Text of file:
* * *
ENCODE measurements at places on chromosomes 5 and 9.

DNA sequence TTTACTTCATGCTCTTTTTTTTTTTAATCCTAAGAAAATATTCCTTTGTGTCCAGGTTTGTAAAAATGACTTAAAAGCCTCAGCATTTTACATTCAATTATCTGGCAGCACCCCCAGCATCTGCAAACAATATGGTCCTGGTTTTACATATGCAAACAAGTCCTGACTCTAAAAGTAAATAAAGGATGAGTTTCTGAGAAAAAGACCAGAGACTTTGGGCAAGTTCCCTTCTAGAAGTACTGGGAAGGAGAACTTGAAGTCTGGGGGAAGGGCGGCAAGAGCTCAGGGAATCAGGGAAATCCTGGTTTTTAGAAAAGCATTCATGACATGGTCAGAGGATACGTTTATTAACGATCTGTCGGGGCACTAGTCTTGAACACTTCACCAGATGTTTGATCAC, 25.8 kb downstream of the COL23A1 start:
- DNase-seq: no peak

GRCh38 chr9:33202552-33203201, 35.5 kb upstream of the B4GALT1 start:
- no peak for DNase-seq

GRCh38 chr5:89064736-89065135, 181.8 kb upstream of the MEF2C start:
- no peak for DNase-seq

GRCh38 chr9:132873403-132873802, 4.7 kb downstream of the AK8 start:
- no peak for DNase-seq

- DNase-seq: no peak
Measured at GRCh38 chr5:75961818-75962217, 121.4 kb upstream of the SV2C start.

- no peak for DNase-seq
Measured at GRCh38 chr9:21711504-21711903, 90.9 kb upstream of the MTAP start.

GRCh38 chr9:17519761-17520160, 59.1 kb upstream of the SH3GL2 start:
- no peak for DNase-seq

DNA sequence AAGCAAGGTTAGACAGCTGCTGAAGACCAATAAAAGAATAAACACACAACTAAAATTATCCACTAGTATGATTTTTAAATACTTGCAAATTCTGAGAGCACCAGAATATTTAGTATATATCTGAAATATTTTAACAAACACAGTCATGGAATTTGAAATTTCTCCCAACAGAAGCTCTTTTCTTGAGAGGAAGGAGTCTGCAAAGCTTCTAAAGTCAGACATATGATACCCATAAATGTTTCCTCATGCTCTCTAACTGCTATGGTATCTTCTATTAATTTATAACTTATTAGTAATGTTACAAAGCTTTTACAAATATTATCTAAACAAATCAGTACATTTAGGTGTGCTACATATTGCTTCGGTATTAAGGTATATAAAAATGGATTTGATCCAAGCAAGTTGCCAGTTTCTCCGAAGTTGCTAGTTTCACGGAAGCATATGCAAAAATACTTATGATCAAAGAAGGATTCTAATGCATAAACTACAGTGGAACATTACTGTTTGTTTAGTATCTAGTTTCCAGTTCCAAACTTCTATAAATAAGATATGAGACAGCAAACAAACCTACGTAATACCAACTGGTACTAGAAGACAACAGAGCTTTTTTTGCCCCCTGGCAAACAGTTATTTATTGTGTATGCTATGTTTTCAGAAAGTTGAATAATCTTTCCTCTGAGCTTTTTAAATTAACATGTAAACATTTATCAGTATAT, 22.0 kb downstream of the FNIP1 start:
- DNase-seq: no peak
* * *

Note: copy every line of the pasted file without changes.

ENCODE measurements at places on chromosomes 5 and 9.

DNA sequence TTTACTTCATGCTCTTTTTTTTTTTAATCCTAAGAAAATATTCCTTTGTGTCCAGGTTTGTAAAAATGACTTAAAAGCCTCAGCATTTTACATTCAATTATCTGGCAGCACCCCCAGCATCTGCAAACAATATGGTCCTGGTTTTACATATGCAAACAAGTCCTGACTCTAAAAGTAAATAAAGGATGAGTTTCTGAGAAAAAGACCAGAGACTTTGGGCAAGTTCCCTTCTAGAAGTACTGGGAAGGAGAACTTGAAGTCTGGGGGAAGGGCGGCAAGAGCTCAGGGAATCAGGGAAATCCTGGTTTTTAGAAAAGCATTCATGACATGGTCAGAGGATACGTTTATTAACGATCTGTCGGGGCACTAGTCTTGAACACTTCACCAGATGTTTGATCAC, 25.8 kb downstream of the COL23A1 start:
- DNase-seq: no peak

GRCh38 chr9:33202552-33203201, 35.5 kb upstream of the B4GALT1 start:
- no peak for DNase-seq

GRCh38 chr5:89064736-89065135, 181.8 kb upstream of the MEF2C start:
- no peak for DNase-seq

GRCh38 chr9:132873403-132873802, 4.7 kb downstream of the AK8 start:
- no peak for DNase-seq

- DNase-seq: no peak
Measured at GRCh38 chr5:75961818-75962217, 121.4 kb upstream of the SV2C start.

- no peak for DNase-seq
Measured at GRCh38 chr9:21711504-21711903, 90.9 kb upstream of the MTAP start.

GRCh38 chr9:17519761-17520160, 59.1 kb upstream of the SH3GL2 start:
- no peak for DNase-seq

DNA sequence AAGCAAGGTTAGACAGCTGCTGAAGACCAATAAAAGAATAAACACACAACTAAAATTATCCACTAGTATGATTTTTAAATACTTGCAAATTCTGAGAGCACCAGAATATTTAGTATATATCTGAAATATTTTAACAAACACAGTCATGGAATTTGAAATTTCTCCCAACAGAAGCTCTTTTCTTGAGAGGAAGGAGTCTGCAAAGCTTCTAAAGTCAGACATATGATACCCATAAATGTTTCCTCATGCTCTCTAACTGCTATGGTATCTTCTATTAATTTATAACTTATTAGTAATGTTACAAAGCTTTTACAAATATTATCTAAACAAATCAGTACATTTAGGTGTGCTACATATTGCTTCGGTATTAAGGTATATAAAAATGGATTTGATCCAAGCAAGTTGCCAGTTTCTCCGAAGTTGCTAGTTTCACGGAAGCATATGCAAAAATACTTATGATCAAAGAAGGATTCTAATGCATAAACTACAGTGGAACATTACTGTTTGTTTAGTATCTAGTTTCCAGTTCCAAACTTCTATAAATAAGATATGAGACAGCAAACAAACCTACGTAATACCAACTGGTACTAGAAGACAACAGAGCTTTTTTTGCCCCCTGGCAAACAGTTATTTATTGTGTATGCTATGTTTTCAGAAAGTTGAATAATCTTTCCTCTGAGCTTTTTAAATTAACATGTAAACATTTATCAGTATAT, 22.0 kb downstream of the FNIP1 start:
- DNase-seq: no peak